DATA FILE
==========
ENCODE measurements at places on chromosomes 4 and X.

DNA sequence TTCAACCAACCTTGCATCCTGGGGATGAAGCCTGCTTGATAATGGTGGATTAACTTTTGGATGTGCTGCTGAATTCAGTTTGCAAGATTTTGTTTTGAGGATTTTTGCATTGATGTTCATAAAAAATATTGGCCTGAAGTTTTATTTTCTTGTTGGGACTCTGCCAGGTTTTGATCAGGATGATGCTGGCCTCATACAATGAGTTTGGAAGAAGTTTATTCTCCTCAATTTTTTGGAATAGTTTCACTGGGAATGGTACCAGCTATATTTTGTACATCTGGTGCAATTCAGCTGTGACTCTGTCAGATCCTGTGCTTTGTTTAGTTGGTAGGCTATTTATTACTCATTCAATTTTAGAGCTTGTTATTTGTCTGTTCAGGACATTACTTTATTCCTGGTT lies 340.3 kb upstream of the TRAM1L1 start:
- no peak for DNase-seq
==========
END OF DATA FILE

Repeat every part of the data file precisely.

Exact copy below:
ENCODE measurements at places on chromosomes 4 and X.

DNA sequence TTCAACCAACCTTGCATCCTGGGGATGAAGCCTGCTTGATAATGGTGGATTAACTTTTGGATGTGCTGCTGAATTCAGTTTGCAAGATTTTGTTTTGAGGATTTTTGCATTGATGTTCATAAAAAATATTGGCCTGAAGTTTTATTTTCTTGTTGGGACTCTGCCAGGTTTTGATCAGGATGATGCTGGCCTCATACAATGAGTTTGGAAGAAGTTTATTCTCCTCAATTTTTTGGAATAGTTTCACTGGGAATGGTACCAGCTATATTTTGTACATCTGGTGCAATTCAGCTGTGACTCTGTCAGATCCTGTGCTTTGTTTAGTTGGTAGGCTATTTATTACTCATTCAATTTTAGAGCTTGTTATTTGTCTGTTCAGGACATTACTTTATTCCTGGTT lies 340.3 kb upstream of the TRAM1L1 start:
- no peak for DNase-seq